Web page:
With each tug of the rope by Cuban Foreign Minister Bruno Rodriguez, the Cuban flag inched upward, finding a slight breeze and proudly showed off its brilliant colors of red, white and blue to the 500 or so onlookers. The Cubans and Cuban-Americans—never known for their silence at public events—beamed with national pride and shouted with joy as the flag inched up, “Fidel, Fidel!” Countless eyes filled with tears. Many embraced. The world was changing before us. The Cuban flag flew in Washington, DC for the first time in 54 years, signaling the reopening of the Cuban Embassy and normalization of relations with the U.S.
Inside at the embassy at the reception that followed, we hoisted mojitos and exchanged congratulations. But a number of us have long anticipated this moment with both joy and worry, realizing that the U.S. could become a greater threat to Cuba as its friend than it ever was as its enemy.
For a Cuban who wants to become a marine biologist, there is only one choice: The University of Havana’s Center for Marine Research (Centro de Investigaciones Marinas, CIM) is the only Cuban institution where marine biologists are accredited. Ocean Doctor’s collaboration with CIM began nearly 15 years ago and continues with bold new projects today. Ocean Doctor’s Project Scientist, Ximena Escovar-Fadul, participated in CIM’s 45th anniversary celebration held in Havana on March 9, 2015. Read more
Ocean Doctor president, David E. Guggenheim joined Science Friday host, Ira Flatow, to discuss Cuba’s coral reefs, their future, and how they may serve as a “living laboratory” to help us restore coral reefs in the Caribbean, where half of the coral reefs have been lost since 1970 according to a 2014 study.
Listen to the recording and visit Science Friday for more information.
Today new regulations went into effect governing the travel of U.S. citizens to Cuba. We’re still poring over the regulations, which are extensive, and we’ll have more for you in the coming weeks. Meanwhile, here are the answers to four common questions:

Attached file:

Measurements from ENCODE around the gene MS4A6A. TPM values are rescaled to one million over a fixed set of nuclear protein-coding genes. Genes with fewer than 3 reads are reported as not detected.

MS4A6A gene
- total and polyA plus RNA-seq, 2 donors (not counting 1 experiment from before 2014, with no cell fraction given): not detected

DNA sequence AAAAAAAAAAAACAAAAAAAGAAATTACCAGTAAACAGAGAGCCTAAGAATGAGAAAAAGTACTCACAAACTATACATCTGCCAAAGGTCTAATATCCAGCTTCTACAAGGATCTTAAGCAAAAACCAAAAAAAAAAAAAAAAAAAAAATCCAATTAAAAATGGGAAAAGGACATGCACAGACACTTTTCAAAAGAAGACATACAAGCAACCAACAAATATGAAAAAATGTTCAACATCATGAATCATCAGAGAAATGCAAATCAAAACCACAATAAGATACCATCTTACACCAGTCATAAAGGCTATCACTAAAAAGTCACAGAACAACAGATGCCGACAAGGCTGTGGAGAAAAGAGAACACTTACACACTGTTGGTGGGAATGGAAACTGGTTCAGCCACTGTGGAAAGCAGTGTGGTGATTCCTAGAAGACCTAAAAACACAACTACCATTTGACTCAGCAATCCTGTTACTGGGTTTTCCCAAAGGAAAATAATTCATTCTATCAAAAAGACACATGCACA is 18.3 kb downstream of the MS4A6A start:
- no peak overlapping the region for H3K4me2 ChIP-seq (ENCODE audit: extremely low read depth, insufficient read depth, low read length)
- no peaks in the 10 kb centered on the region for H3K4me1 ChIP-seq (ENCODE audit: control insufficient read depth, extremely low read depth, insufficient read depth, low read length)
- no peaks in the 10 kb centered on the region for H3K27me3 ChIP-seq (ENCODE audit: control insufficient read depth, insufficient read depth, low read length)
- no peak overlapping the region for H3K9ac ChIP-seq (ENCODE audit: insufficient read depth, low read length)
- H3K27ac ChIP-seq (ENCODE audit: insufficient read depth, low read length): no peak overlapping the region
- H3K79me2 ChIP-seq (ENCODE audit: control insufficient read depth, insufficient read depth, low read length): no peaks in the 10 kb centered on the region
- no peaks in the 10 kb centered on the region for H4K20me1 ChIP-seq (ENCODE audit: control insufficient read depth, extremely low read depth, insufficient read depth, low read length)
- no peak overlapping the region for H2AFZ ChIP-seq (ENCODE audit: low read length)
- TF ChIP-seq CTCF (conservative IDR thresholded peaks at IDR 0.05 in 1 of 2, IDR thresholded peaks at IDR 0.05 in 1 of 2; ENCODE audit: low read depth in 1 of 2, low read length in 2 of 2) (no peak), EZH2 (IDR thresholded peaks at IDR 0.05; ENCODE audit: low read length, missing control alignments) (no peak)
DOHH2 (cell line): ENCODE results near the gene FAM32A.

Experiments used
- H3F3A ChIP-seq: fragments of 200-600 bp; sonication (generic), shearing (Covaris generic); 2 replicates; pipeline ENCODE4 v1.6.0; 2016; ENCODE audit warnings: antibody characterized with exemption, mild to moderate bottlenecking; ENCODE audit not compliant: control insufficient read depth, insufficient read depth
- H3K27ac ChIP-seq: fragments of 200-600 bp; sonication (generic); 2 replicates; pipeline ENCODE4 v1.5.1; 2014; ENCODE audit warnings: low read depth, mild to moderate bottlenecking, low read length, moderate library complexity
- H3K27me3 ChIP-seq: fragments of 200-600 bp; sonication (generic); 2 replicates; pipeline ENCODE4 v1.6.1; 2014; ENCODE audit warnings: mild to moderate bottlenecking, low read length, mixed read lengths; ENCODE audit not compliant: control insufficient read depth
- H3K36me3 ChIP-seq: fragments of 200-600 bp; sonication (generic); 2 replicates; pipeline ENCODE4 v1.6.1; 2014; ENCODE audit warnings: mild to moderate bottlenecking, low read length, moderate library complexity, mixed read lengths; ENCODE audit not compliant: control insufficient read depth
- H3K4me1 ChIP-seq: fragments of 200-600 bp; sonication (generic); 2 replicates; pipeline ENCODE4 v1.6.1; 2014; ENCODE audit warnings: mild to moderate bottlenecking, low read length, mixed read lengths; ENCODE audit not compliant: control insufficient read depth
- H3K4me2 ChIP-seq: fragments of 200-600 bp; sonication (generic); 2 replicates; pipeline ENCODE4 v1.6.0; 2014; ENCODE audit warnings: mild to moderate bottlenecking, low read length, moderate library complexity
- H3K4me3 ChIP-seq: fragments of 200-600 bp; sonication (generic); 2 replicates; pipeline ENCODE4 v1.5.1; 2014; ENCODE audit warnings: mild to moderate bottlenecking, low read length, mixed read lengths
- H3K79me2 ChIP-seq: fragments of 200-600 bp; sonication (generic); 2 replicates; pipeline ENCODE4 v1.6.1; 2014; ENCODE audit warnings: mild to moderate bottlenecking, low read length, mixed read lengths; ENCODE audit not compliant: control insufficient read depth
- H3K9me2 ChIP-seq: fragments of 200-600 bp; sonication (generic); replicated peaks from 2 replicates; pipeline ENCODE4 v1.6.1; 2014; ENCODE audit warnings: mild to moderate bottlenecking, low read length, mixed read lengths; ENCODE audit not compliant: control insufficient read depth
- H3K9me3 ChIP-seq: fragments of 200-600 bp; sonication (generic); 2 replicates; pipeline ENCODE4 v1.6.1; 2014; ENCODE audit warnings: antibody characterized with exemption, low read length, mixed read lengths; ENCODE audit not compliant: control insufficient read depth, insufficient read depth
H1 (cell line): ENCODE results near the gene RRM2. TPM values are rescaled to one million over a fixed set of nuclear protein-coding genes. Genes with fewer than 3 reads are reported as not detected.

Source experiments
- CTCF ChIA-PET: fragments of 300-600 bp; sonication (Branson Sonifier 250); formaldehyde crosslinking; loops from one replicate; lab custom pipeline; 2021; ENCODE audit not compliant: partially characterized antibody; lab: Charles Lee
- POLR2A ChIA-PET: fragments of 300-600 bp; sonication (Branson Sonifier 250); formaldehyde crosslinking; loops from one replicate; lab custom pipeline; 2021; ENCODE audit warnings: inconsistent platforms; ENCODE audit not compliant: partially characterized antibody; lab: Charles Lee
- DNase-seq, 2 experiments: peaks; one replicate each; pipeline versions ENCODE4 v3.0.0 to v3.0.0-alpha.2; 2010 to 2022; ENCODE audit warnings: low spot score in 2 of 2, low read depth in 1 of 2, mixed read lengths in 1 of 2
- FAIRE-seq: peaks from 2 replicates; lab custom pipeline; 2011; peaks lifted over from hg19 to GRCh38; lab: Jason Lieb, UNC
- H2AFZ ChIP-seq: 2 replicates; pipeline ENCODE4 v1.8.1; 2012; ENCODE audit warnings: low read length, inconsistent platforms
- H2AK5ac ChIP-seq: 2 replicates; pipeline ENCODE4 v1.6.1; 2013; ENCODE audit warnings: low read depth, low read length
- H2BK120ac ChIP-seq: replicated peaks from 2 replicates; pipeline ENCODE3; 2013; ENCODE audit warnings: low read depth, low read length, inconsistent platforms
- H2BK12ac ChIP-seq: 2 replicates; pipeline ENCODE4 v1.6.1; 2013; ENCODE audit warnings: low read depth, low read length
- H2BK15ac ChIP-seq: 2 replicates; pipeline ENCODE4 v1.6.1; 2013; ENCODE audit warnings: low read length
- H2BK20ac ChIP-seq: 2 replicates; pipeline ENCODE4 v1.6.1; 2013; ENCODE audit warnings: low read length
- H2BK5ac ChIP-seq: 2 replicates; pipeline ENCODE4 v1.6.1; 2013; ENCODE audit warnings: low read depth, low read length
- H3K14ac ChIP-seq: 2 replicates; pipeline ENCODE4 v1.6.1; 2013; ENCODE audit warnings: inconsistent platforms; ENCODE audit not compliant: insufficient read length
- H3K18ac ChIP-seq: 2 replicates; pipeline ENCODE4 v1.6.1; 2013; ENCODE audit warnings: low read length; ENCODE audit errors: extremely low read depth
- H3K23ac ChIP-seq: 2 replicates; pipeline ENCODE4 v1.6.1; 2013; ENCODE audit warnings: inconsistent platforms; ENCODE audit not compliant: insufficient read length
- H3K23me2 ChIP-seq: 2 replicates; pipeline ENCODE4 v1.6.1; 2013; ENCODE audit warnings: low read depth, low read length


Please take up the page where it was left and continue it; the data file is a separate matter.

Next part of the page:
I’m planning to travel with Ocean Doctor. Is our trip still on?
Yes! Keep packing!
Do the new regulations legalize all U.S. travel to Cuba?
No. Travel is still restricted to 12 categories and must conform with U.S. government restrictions. Touristic travel to Cuba remains illegal. Our groups will continue to travel under the category of people-to-people educational travel which maintains the same requirements, including that “each traveler has a full-time schedule of educational exchange activities that will result in meaningful interaction between the traveler and individuals in Cuba.”
So the embargo is still in effect?
Yes. It will require an act of Congress to lift the long-standing economic embargo. Until then it won’t be possible to legally travel as a tourist to Cuba.
Do the new regulations affect what we can bring home from Cuba?
Yes. You can now bring back up to $100 worth of Cuban alcohol and/or tobacco. Yes, that means you can bring back Cuban cigars. Unfortunately, they’re quite expensive, so $100 won’t let you bring back very many.
Can we now use our credit cards in Cuba?
This will eventually be the case, but it will take some time for banking relationships and new procedures to evolve. In addition, credit cards of any kind are not accepted at many business establishments in Cuba. Therefore, we still recommend that U.S. travelers bring cash.
If you have any questions, please don’t hesitate to contact us.